Text Box: The cosmological redshift is a systematic shift observed in the electromagnetic spectra of all the far galaxies without exception.
It is found that the wavelength shift toward the red increases with the distance of the galaxies from the Earth.
Refer, for instance: Encyclopædia Britannica).
Text Box: Astronomers from the State University of New York, Stony Brook, have won a race to the edge of the universe. ... NASA released data from this observation, called Hubble Deep Field South... The farthest galaxy spotted previously had a redshift of 5.64, meaning that the expansion of the universe has stretched its light by a factor of 6.64. [Ken] Lanzetta and [Amos] Yahil now claim to have found 14 galaxies with redshifts of between 5 and 10, and another five candidates with redshifts larger than 10. ... "We are getting back to a significant fraction of the age of the universe," says Yahil. "These are the last few percent to the big bang." If he and Lanzetta are right, galaxies and stars formed much earlier in cosmic history than most theorists had imagined. ... 
And theorist Jim Peebles of Princeton University says, "Lanzetta and Yahil have demonstrated a good track record for redshift estimates in the [Hubble Deep Field North], so I expect people will take the observations in the south seriously, but not [consider them] definitive." ...
But if the findings do hold up, they will add to mounting evidence that the early universe was a far more active place than astronomers had thought. 
When the Hubble Space Telescope observed Deep Field North, just over 3 years ago, the NICMOS camera wasn’t installed yet, and the most remote objects remained invisible because all of their light is shifted into the infrared. Based on Deep Field North, astronomers concluded that few stars had formed at redshifts larger than 3. "That notion is beginning to crumble," says Yahil. ...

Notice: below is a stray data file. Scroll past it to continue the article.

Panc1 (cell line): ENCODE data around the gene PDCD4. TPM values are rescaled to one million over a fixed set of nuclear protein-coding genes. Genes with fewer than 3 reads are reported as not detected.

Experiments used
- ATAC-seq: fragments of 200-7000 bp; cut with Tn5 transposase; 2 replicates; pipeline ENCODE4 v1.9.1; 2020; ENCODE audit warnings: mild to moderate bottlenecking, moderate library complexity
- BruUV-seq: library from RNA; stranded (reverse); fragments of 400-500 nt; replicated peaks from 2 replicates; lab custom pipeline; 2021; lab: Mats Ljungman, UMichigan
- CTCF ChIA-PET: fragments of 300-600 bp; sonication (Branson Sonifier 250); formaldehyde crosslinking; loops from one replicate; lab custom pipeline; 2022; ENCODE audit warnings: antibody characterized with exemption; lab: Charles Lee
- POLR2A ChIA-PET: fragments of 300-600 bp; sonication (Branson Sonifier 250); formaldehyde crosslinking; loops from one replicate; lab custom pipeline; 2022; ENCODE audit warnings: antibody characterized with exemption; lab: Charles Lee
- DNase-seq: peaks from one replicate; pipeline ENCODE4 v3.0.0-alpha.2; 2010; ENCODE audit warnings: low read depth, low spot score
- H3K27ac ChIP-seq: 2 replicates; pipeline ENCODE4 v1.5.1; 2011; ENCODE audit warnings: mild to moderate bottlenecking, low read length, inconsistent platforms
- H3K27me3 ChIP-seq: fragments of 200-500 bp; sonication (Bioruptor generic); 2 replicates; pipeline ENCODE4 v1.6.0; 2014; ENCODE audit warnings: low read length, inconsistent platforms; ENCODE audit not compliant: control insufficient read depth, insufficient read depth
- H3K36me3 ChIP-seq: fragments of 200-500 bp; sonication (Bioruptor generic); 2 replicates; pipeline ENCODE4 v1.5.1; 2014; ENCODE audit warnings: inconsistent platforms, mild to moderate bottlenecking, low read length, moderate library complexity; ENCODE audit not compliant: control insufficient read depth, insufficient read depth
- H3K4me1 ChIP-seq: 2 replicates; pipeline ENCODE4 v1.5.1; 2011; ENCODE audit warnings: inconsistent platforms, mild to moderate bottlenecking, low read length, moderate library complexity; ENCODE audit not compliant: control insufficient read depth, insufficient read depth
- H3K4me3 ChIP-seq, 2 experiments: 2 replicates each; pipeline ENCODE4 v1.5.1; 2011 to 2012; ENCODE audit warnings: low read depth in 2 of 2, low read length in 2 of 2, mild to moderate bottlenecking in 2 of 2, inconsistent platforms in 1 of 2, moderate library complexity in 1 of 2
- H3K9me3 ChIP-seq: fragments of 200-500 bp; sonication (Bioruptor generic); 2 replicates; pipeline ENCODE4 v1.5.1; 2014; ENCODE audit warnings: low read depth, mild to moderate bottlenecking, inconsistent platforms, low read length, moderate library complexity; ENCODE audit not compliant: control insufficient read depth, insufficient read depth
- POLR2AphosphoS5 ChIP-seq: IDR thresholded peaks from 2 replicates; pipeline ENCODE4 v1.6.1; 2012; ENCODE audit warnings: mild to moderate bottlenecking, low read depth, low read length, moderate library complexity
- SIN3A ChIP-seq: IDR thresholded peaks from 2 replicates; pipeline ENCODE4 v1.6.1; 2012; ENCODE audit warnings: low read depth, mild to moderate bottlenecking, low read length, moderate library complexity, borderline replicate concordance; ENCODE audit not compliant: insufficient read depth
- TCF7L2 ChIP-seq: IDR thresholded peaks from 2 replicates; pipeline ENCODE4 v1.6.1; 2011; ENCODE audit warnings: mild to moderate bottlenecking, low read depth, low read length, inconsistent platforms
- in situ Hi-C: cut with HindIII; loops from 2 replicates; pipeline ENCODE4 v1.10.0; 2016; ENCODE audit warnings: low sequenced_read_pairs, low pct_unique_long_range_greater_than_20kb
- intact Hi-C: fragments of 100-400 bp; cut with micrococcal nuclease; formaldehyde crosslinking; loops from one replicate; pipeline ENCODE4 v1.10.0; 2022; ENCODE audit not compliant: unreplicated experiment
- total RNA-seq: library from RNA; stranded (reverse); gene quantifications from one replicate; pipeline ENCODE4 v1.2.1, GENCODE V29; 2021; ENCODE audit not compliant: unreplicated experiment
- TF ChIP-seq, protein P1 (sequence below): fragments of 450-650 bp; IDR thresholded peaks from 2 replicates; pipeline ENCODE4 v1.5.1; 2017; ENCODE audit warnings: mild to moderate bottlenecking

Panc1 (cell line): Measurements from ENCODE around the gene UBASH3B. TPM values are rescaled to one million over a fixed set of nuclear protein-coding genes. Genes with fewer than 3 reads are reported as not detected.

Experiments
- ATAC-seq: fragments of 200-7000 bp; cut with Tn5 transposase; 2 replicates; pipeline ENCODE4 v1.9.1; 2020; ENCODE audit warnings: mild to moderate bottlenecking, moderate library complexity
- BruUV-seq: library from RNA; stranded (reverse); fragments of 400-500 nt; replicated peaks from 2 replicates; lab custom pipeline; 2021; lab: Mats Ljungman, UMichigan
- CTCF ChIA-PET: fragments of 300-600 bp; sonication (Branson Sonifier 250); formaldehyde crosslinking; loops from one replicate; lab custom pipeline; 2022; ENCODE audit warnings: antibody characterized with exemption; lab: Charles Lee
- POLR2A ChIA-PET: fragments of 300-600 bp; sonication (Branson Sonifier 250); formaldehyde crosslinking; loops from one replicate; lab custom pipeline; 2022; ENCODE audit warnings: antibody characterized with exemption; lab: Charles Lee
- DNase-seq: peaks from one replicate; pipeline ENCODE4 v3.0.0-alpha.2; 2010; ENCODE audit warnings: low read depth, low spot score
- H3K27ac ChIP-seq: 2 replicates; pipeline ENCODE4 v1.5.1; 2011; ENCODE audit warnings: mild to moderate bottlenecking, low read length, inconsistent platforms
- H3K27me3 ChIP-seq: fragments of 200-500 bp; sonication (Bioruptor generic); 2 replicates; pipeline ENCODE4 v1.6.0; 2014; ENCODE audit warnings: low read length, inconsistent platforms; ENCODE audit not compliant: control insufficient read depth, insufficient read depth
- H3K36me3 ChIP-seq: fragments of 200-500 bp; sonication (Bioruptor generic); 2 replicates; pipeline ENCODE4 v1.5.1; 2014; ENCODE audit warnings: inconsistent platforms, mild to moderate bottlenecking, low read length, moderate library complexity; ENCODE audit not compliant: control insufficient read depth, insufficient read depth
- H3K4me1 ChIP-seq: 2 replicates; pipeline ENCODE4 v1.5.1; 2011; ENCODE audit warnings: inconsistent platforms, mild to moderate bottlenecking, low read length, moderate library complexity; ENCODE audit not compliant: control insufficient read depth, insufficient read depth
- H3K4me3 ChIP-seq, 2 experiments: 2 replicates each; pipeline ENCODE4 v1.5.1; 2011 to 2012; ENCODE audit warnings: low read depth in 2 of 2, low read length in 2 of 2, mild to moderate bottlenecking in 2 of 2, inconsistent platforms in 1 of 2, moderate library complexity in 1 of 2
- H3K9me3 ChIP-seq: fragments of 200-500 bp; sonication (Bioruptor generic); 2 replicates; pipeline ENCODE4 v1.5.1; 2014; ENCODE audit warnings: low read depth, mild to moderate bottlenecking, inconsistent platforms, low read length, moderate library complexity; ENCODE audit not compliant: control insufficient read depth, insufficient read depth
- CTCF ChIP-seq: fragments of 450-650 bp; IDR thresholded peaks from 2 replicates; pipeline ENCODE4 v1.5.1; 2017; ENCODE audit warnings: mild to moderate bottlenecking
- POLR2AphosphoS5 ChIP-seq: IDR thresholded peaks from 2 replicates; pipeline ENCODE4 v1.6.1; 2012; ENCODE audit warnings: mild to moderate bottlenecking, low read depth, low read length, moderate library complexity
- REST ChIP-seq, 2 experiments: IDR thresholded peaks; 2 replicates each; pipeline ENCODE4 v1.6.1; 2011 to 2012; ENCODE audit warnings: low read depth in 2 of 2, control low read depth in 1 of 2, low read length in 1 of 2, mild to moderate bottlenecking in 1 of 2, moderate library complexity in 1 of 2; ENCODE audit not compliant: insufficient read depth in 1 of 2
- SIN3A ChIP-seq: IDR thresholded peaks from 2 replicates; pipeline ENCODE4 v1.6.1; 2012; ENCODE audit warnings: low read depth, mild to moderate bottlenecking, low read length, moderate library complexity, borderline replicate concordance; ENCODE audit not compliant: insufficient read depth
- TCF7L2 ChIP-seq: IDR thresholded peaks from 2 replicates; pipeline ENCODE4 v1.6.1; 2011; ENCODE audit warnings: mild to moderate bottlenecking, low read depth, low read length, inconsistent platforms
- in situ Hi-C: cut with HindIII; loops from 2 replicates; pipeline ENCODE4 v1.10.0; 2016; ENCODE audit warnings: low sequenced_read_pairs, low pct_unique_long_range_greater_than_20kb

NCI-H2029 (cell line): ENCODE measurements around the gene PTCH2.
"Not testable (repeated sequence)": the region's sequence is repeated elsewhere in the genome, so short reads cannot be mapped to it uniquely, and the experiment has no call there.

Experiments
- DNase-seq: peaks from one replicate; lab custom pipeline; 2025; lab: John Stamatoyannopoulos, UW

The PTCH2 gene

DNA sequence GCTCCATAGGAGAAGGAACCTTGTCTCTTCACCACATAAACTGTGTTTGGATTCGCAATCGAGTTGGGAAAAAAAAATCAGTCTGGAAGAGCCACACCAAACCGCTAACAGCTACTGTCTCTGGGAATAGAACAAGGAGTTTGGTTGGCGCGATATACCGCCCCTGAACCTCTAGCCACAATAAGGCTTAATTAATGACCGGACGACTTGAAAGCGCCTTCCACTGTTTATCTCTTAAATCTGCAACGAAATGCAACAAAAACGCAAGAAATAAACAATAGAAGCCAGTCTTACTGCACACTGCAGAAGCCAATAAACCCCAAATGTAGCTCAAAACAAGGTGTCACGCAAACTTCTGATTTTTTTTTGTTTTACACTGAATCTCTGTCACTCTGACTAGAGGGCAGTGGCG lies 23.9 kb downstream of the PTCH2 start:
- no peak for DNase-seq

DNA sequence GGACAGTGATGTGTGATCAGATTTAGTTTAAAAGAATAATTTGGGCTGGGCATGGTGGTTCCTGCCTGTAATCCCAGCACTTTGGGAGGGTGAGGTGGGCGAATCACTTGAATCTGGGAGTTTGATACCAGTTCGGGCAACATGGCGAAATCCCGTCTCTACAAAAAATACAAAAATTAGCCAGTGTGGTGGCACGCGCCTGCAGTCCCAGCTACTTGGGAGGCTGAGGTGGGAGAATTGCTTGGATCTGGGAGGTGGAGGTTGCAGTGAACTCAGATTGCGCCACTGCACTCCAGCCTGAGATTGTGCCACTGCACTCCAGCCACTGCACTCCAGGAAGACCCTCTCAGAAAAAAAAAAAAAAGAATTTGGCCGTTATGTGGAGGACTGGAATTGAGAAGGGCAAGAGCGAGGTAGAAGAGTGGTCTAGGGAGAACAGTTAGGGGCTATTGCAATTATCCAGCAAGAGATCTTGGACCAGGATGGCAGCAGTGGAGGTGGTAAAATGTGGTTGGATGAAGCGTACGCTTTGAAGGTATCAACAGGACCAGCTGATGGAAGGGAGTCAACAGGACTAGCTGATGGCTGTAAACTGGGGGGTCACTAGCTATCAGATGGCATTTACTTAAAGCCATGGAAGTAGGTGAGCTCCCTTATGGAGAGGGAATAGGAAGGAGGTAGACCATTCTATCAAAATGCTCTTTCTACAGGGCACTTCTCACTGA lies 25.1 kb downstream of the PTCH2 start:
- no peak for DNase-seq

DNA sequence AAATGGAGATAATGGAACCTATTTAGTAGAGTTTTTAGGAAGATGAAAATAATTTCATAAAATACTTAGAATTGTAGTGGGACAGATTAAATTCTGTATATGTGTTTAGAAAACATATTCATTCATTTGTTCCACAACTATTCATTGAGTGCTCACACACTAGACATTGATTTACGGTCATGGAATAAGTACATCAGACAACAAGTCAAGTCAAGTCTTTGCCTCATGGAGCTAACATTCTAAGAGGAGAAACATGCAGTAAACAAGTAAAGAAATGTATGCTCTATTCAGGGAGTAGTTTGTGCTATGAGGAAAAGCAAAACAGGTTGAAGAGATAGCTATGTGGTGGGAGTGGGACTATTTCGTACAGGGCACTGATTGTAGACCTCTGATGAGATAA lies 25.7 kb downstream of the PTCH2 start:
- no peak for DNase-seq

How the new data will affect theorists' picture of the cosmic structure formation isn't clear yet. "I think the conclusions are not a problem for the usual ideas if the galaxies at a redshift of 10 are quite rare," says Peebles. But as astronomers push farther out and back in time, the usual ideas may come under more and more pressure.
Galaxies Seen at the Universe’s Dawn, Govert Schilling, Science 283, 19&21 (1999)
Text Box: From the 203rd meeting of the American Astronomical Society in Atlanta, Georgia (4 to 8 Jan 2004):
"It's not quite time for theorists to panic, but we're getting there," said  Astronomer Roberto Abraham of the University of Toronto, Canada, after announcing his group's discovery of a startling number of mature galaxies in the young universe. But although the finding seemed to undermine the standard view of how matter assembled, theorists have respectfully declined to sound the alarm.  ... And according to reigning theoretical models, clumps and webs of matter grew until galaxies arose inside massive halos of invisible dark matter. In that "hierarchical" picture, shards of protogalaxies took billions of years to merge and assemble the grand spirals and giant elliptical blobs we see today.